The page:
During college Katz knew he was great at research – however, he felt he could fix a broken system (where research was concerned), so he started a company when in college. He created “Research Connection”, a platform that helped students, involved in research, to connect with faculty members. He went on to build a similar system for medical students, looking to connect for their medical research.
“It is a different ballgame” Ariel states when talking about H1 Insights. He shared how a company has to build credibility, where B2B ventures are concerned, trying to garner the first 10 customers. “After that, if you do a good enough job with your branding and positioning, people search more about you – and then it’s all about value.”
As a Y Combinator alum Ariel was all praises of the platform he got, to push his venture on. “YC is awesome!” He was not in it to learn how to be a founder, as H1 is his third venture, “but what I am getting out of YC is meeting amazing like-minded people, developing really good friendships, getting introductions to the best VCs in the valley, getting introductions to press, helping us with recruitment.” He also compared how different it is between East and West Coast investors’ pitching orientation. Where on the West Coast investors want to know about the vision, the East Coast looks to the hard numbers and metrics founders have.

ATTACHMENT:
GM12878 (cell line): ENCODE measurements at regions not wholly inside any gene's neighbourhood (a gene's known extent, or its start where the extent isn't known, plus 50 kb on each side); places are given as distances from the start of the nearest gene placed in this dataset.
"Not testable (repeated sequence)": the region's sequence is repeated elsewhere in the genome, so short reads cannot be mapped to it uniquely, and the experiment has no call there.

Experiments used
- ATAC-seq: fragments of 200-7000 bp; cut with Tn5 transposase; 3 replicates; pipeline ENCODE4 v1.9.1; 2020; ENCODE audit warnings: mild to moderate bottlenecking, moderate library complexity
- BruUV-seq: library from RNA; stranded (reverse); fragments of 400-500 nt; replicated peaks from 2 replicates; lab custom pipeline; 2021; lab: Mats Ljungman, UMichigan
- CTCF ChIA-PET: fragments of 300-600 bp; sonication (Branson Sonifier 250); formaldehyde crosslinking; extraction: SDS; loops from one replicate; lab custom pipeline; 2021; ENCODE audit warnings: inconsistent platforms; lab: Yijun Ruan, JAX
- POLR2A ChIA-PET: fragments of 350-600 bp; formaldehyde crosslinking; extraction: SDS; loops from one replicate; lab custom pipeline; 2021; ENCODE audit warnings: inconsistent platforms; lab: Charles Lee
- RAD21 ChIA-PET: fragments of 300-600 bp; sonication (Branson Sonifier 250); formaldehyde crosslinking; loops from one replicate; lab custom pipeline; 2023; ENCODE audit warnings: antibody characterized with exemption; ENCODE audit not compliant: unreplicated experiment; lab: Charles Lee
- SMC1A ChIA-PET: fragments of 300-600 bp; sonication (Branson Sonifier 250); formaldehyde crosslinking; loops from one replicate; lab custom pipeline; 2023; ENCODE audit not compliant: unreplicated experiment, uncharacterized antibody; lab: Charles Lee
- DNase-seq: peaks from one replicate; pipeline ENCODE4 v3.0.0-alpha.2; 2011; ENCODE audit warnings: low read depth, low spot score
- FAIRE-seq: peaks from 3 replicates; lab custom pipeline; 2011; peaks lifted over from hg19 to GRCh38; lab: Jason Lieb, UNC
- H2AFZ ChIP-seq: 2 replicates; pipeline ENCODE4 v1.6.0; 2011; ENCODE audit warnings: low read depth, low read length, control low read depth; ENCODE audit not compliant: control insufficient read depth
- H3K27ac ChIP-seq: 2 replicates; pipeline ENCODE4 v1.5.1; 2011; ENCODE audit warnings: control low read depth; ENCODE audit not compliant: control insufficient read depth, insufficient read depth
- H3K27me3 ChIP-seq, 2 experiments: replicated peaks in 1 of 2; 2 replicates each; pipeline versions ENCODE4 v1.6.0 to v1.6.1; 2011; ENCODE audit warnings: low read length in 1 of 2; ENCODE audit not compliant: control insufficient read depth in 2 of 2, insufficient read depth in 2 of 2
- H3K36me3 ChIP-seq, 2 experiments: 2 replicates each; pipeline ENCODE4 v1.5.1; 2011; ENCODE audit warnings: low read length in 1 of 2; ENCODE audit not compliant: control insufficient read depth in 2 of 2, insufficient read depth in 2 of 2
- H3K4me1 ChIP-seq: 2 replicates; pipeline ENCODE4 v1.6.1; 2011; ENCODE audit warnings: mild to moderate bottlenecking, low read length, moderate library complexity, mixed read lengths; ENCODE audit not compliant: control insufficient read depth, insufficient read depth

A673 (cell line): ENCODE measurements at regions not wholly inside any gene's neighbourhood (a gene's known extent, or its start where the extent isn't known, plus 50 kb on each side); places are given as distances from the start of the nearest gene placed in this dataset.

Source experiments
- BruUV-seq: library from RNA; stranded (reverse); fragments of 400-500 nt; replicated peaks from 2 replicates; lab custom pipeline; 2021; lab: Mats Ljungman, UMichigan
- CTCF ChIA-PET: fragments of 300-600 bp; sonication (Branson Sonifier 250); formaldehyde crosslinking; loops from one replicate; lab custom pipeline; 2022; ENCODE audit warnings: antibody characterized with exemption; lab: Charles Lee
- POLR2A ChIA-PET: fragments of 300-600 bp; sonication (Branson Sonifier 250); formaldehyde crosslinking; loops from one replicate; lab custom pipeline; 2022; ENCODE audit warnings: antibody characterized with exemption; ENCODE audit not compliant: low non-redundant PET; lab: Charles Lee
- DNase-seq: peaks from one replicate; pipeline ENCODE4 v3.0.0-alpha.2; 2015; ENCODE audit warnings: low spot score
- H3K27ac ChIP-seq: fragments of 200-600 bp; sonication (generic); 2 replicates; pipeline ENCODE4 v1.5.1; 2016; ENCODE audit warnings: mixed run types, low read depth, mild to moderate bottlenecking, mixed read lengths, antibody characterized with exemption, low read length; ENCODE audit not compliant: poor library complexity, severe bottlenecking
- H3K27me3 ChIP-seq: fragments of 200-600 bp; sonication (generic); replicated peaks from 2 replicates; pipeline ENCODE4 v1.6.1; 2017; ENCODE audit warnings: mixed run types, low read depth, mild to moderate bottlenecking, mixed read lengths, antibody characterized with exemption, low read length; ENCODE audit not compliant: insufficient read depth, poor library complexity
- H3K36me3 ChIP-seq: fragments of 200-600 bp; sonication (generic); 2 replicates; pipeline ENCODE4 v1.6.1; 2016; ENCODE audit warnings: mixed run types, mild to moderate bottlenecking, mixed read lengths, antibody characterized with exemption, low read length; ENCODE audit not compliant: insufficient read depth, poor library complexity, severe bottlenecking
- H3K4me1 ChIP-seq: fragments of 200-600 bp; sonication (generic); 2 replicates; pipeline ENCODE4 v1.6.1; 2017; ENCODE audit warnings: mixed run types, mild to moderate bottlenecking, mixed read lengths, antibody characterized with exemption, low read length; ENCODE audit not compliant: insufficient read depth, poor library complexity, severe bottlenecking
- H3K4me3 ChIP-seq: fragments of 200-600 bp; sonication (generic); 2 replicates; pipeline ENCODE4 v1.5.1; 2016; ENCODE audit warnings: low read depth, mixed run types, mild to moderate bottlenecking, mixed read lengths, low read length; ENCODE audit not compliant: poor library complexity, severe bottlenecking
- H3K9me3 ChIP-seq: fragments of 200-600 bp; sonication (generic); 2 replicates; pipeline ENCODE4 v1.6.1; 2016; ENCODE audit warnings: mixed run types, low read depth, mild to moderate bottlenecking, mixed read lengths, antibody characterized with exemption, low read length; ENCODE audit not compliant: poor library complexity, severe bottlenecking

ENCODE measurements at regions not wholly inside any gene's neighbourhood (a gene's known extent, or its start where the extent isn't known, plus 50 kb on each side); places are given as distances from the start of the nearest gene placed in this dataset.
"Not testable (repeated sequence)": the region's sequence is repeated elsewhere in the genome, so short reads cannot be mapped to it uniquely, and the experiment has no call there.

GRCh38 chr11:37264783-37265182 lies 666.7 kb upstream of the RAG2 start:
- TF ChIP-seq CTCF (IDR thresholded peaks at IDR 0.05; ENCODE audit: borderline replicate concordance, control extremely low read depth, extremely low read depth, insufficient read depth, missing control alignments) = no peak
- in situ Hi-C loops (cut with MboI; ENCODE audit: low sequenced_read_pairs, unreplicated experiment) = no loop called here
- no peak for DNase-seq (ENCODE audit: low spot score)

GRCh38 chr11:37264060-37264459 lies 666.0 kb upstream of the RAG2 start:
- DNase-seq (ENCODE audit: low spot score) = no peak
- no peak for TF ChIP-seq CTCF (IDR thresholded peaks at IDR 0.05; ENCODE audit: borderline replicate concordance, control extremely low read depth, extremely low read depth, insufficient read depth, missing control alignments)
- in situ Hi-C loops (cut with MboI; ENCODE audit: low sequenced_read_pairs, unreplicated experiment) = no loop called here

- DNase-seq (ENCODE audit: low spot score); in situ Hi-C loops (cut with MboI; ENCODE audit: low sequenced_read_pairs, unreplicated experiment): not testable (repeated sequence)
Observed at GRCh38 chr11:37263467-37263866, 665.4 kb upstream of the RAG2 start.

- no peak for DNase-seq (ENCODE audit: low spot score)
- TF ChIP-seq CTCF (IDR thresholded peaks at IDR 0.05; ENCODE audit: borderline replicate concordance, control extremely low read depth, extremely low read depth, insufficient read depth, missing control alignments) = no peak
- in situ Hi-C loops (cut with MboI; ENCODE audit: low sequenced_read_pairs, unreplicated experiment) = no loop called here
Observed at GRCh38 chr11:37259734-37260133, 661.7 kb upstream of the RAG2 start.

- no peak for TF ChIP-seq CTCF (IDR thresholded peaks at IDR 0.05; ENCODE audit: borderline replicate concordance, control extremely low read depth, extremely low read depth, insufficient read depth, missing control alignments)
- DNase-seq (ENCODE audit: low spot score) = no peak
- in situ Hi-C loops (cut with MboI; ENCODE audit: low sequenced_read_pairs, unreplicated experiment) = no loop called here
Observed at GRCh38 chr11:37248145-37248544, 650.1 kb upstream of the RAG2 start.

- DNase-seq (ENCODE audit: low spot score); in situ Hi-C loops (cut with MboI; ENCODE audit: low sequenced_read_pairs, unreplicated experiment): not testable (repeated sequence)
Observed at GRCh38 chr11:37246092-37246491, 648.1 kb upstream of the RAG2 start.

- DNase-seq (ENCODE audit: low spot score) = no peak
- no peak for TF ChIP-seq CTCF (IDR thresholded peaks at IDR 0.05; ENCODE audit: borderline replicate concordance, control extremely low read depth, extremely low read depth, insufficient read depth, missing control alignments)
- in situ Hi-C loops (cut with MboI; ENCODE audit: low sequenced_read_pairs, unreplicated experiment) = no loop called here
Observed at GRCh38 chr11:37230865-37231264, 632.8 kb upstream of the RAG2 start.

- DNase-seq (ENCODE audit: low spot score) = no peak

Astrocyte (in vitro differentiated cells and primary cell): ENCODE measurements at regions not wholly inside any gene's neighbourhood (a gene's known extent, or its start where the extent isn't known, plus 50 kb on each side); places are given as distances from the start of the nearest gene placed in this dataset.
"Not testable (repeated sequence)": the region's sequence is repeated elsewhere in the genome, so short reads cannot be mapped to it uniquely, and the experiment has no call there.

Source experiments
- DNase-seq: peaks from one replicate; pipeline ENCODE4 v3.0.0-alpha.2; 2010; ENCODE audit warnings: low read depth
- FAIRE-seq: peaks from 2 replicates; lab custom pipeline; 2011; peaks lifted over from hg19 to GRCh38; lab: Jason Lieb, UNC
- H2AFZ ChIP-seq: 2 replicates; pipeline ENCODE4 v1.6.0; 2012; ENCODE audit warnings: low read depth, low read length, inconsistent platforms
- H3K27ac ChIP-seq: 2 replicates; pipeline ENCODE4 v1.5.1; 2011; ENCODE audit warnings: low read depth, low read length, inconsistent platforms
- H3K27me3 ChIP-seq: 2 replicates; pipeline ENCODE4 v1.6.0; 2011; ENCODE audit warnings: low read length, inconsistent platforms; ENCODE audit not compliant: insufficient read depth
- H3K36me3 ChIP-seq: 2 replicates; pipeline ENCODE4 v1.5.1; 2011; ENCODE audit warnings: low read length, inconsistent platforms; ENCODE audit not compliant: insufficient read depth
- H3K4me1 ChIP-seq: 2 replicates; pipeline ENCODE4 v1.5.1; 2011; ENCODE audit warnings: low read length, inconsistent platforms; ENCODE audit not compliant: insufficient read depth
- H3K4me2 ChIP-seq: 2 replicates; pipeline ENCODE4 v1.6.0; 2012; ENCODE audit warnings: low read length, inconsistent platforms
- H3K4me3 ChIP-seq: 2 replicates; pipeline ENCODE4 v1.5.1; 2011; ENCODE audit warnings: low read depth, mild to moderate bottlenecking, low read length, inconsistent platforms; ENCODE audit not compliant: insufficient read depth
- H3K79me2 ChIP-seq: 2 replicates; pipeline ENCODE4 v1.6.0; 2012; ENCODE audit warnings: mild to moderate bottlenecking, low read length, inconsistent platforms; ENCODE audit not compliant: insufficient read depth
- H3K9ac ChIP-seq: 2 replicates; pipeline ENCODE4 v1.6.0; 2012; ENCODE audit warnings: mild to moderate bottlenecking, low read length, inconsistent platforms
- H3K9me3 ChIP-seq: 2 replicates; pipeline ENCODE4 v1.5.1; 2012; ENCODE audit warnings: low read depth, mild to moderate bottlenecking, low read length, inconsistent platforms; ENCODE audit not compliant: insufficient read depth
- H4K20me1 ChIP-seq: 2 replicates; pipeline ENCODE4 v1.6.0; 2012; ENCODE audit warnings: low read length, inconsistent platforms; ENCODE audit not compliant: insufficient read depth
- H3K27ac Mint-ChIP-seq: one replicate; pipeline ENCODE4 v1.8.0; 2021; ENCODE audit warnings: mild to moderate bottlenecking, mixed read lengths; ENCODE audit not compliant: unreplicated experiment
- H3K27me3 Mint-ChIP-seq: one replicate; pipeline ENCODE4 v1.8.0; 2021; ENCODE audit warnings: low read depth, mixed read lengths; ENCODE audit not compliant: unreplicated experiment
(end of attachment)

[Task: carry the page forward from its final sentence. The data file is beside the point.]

Ariel is confident that in 5 years, “H1 is going to be the place where every single person who wants to engage with a doctor, see a doctor, work with a doctor, fund a doctor’s research is going to be using H1.”
He has exacting needs where employees and software developers are concerned for his venture; he only wants the very best talent working for H1 – he is confident about his company culture being so strong, that it does not matter whether the resources are remote or in-house. He strongly believes that a founder needs to love what s/he is doing, because contrary to popular belief, outsiders may think that it would only get easier after the first million, or hiring the first employee – it is literally the complete opposite. It gets more challenging and harder. It is part of the game. “(It is an) insane amount of work and you should know that you are signing up for like a 10-year rollercoaster ride.” Make your company your husband or wife – it requires that level of commitment.
“Don’t start a startup to get acquired” is what this founder had to say.
Hear on to listen to more practical advice from a founder who loves doing what he does.